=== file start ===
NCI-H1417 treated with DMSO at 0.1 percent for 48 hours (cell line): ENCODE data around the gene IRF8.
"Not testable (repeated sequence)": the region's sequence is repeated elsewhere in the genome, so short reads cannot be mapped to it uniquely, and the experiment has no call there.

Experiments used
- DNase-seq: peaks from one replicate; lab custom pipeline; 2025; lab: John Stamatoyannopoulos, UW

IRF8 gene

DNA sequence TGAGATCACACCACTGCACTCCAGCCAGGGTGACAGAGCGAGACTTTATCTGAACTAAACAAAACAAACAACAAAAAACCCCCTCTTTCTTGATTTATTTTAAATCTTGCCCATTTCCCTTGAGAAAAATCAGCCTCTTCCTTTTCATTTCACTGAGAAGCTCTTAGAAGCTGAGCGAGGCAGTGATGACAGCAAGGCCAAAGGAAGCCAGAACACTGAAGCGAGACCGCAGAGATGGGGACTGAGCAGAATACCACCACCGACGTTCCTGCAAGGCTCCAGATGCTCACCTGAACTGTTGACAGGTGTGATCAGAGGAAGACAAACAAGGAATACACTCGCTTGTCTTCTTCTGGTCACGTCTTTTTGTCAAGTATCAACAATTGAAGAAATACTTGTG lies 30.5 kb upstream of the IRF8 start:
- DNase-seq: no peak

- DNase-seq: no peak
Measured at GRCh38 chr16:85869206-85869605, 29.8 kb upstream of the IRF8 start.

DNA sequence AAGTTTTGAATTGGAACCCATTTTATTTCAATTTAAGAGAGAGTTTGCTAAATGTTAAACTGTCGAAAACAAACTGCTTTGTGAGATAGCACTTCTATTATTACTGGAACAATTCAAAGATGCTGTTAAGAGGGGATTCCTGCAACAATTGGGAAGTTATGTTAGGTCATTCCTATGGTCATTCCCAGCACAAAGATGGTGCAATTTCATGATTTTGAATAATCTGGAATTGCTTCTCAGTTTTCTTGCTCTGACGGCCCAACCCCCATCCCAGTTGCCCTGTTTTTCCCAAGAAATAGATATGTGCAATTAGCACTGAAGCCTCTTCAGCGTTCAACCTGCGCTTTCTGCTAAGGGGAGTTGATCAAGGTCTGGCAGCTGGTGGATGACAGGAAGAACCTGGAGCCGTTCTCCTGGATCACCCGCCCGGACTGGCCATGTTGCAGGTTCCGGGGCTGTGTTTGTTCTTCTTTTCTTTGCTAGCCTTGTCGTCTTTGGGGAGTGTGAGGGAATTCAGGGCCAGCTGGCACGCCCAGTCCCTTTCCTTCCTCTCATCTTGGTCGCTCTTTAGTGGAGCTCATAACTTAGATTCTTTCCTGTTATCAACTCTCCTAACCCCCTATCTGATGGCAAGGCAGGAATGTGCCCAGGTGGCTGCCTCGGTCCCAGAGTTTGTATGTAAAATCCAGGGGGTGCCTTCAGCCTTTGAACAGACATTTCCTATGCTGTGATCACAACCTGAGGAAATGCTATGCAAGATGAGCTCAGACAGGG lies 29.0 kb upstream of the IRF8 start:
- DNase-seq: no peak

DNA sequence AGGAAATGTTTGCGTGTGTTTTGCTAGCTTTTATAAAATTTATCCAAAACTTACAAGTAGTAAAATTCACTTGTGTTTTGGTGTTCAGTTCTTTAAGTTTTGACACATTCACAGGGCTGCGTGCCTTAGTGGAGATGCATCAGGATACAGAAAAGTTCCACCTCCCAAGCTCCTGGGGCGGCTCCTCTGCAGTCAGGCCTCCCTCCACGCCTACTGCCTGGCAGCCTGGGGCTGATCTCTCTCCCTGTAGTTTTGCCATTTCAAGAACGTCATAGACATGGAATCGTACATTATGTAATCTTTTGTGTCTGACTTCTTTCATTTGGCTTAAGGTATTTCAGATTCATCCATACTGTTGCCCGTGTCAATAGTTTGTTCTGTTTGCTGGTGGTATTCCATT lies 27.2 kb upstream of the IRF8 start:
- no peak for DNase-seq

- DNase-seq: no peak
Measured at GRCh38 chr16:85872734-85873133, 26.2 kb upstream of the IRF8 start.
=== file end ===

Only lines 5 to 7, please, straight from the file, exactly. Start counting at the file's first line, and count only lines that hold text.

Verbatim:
IRF8 gene

DNA sequence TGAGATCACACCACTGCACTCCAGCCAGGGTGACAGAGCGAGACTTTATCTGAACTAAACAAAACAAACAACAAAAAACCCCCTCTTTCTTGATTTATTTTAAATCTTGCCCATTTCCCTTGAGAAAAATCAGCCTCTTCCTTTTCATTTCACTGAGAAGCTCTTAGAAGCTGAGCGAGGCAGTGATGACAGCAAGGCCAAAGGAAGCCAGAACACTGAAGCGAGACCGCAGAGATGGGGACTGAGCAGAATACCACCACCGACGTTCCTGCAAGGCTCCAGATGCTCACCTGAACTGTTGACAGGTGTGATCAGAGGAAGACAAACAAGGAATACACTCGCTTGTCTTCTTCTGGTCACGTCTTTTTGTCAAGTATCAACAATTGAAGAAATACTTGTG lies 30.5 kb upstream of the IRF8 start:
- DNase-seq: no peak